Walby has since retired, but has kept very busy giving back to the sport, particularly in athlete advocacy. The Canadian Paralympic Committee athletes’ council chair spoke to City of Ottawa Sports Commissioner Mathieu Fleury for his latest Hometown Heroes column (which appears in each edition of the Ottawa Sports Pages) in advance of the Games.

Walby has spoken to many of Canada’s Paralympians headed to Tokyo for what will of course be a Paralympics unlike any before.

“I have been saying for them to have a safe journey, to stay safe. And not let the distraction of COVID take their focus away. To remember that they are at the Paralympic Games and to take that moment and soak it in,” Walby shared. “This is the ultimate – you are there because you love your sport. You are there because you are competing. I applaud these athletes to deal with what they have dealt with, and to make this journey.”

Canada’s 128-athlete contingent is a strong one that will surely hit the podium many times, Walby notes, though he believes these Games are little less about the results than usual.

“I am extremely proud of our team,” he underlined. “The medals don’t matter – getting all these athletes there was the point. And they are champions already.”

Ottawa Paralympians in action on Day 2:

We’ve got a few competitions to get you started right away tonight and tomorrow morning, with wheelchair rugby and goalball getting underway.

If you’re not very familiar with the sport of goalball, well, let’s get you up to speed because we’re going to be talking about it a fair bit in the coming days, with half of our local team (which is also half of the Canadian team) playing the sport for athletes with visual impairments.

Sports Pages reporter Madalyn Howitt notes in her intro piece that goalball is one of only two Paralympic sports that doesn’t have a direct equivalent event in the Olympics (the other being boccia).

In goalball, players wear eyeshades and compete in three-on-three matchups where they try to throw or roll a ball containing a bell into their opponent’s goal.

Using hand-ear coordination, players use the sound of the bell to judge the position and movement of the ball and throw themselves in the way of it to block goals and passes.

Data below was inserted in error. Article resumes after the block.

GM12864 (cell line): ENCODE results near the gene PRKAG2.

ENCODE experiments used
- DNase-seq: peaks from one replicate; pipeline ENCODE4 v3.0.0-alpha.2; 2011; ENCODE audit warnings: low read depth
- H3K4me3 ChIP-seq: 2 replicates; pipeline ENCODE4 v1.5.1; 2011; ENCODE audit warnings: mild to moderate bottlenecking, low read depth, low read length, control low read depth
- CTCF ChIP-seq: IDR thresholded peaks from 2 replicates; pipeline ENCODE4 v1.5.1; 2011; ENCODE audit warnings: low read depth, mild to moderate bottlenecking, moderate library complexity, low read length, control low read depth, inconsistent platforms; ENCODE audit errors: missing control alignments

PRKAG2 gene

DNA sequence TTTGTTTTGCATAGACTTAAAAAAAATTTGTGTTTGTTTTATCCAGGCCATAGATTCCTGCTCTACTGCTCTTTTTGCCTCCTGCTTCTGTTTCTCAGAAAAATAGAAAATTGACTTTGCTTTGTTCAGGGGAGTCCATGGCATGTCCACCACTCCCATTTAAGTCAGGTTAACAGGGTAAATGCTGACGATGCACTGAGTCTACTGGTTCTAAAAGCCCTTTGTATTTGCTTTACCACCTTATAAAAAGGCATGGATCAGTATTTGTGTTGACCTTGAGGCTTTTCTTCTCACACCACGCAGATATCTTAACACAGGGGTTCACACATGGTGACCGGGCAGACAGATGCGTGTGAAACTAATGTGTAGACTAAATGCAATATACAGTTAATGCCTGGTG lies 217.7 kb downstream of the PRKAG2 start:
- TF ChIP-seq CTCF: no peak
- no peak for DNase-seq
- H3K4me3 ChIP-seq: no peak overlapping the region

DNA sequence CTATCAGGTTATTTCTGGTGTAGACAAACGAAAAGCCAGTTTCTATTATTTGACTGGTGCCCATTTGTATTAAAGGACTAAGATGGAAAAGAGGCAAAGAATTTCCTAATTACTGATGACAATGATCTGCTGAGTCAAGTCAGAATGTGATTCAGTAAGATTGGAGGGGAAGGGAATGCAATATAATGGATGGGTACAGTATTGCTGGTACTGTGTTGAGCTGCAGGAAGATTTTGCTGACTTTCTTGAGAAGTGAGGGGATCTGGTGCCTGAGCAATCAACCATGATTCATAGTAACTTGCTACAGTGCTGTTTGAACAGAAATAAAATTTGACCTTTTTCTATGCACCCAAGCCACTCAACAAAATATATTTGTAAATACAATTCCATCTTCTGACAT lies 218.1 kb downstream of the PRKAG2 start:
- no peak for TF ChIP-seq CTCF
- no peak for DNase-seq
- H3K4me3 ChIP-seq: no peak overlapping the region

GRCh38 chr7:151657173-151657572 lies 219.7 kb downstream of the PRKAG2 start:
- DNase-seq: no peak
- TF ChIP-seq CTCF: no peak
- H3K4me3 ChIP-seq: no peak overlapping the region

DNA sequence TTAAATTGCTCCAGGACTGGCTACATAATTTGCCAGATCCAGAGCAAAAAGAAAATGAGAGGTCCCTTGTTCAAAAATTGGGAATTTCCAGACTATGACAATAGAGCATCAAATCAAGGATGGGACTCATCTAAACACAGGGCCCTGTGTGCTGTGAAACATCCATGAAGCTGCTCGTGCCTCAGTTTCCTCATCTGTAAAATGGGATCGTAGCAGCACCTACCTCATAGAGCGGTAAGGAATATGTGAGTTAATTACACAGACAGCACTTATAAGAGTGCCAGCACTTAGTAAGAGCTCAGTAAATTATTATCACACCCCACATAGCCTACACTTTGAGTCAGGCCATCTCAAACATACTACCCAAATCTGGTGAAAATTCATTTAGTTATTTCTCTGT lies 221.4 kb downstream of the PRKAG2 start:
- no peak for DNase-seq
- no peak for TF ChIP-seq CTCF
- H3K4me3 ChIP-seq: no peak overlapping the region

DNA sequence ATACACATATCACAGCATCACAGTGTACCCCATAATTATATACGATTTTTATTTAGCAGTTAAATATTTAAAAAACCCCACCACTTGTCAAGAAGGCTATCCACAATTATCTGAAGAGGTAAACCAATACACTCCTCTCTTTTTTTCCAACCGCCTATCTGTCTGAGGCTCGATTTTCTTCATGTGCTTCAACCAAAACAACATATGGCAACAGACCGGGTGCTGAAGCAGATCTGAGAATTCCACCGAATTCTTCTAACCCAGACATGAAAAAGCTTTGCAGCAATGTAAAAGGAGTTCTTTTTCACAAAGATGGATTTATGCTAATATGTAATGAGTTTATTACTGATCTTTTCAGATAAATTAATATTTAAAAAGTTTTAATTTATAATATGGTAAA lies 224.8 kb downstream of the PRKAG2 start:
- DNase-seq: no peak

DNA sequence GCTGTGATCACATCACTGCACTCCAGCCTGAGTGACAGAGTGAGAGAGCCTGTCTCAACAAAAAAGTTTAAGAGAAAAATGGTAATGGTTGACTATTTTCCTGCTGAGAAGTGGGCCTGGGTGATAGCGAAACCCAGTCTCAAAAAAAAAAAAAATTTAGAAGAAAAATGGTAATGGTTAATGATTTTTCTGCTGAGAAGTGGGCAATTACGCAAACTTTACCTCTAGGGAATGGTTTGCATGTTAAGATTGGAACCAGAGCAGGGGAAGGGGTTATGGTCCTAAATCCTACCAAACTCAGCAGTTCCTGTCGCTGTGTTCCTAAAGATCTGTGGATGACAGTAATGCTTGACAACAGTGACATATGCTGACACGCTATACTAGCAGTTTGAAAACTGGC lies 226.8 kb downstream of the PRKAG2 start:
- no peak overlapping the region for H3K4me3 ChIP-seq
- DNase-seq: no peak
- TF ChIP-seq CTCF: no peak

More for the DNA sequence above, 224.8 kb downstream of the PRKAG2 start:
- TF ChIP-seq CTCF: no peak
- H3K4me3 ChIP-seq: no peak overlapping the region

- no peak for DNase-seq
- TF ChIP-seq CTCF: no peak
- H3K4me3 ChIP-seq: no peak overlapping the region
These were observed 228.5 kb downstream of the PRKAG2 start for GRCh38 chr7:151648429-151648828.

The sport is played in silence – if too much noise is present in the venue when a player throws, the referee will blow their whistle and the shot won’t count (the unhappy baby holding up a tense match is another London 2012 memory of Plouffe’s).

“You have to really see the game in person or on video to actually get an idea of how challenging [it is],” said Trent Farebrother, coach of Canada’s women’s goalball team and himself a two-time Paralympian in 1988 and 1992.

“Players are throwing the balls upwards of 60 kilometers an hour, [which] doesn’t give them much time to react. The speed the game is impressive, and how people can orientate themselves without their sense of sight.”

Ottawa is a bit of a goalball hotbed in a way. The women’s national team centralized in the capital in advance of London 2012, training primarily out of Algonquin College. The centralized setup faded along with Own The Podium funding after 2012, though Ottawa often serves as a base for training camps. And of course it’s become home for 3 players – veterans Whitney Bogart (competing in Paralympics #3) and four-time Games participant Amy Burk, and Paralympic rookie Emma Reinke, who will study biology at Carleton University after the Games.

Alright, we are officially off and running – enjoy the Games and we’ll see you tomorrow!

This article was first sent to subscribers of the Ottawa at the Paralympics Daily Newsletter. Sign up to receive it, for free, here.